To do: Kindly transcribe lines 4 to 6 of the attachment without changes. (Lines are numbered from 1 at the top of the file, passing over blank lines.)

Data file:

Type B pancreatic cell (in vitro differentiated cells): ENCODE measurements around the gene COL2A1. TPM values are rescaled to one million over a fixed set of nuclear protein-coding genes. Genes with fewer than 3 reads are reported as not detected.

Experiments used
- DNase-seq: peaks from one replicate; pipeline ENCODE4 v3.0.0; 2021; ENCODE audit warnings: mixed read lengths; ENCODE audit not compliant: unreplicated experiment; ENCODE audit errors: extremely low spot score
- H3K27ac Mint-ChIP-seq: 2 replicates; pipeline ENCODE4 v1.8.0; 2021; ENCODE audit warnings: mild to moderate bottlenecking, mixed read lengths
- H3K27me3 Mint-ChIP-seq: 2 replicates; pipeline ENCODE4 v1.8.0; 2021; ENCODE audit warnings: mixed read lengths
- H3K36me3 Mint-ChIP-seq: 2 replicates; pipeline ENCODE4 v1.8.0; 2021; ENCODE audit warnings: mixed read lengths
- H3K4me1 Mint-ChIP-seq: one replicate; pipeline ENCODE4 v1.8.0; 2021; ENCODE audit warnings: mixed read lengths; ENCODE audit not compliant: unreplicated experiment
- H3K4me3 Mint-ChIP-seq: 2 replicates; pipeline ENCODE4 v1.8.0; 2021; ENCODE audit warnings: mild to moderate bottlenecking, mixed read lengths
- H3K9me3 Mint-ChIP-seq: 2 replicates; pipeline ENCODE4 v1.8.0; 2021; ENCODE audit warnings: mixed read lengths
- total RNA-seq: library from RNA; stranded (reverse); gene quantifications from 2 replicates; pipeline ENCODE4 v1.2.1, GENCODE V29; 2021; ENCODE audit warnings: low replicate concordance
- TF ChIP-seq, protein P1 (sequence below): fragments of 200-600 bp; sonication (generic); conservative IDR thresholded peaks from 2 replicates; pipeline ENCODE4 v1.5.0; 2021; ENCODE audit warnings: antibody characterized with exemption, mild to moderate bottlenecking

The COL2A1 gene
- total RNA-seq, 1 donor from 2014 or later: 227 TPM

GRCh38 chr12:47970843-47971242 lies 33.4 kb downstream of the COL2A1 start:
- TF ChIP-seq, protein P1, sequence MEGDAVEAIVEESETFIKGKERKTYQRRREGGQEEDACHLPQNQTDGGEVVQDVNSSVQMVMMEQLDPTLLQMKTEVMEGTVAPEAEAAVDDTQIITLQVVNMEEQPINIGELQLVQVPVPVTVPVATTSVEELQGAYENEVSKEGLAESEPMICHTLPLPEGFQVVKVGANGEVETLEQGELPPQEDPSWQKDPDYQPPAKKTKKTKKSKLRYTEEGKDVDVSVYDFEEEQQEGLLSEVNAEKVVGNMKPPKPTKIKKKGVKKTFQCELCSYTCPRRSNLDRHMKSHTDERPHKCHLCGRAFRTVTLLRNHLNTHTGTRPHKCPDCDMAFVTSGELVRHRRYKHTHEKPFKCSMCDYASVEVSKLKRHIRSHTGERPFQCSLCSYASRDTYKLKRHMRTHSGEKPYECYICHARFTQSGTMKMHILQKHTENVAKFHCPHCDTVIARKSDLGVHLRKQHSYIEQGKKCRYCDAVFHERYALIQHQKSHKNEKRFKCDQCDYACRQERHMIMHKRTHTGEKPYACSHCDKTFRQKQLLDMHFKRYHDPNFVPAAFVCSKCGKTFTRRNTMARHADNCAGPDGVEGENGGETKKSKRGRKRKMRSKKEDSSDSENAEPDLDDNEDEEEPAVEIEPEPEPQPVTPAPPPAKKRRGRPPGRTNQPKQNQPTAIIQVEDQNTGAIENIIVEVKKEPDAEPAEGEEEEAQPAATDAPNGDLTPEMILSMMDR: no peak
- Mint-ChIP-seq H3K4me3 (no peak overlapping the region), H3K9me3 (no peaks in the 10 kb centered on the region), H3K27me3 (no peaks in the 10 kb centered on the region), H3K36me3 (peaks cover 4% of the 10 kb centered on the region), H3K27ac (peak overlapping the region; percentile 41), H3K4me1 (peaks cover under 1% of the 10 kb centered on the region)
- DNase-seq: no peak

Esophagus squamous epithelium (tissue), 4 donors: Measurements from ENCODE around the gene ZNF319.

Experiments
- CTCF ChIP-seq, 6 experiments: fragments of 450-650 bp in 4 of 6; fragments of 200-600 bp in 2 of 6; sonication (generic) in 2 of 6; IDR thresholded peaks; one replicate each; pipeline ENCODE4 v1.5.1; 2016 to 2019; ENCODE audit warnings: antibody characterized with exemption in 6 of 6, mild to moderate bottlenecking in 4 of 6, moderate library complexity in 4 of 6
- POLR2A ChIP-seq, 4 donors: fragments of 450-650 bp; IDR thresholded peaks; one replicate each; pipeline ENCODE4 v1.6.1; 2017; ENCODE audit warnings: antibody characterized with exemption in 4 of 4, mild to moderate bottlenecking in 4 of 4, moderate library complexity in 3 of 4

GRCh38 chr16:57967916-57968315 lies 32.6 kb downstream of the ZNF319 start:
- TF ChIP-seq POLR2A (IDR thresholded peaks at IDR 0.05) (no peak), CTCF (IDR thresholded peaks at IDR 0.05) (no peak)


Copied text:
- H3K27ac Mint-ChIP-seq: 2 replicates; pipeline ENCODE4 v1.8.0; 2021; ENCODE audit warnings: mild to moderate bottlenecking, mixed read lengths
- H3K27me3 Mint-ChIP-seq: 2 replicates; pipeline ENCODE4 v1.8.0; 2021; ENCODE audit warnings: mixed read lengths
- H3K36me3 Mint-ChIP-seq: 2 replicates; pipeline ENCODE4 v1.8.0; 2021; ENCODE audit warnings: mixed read lengths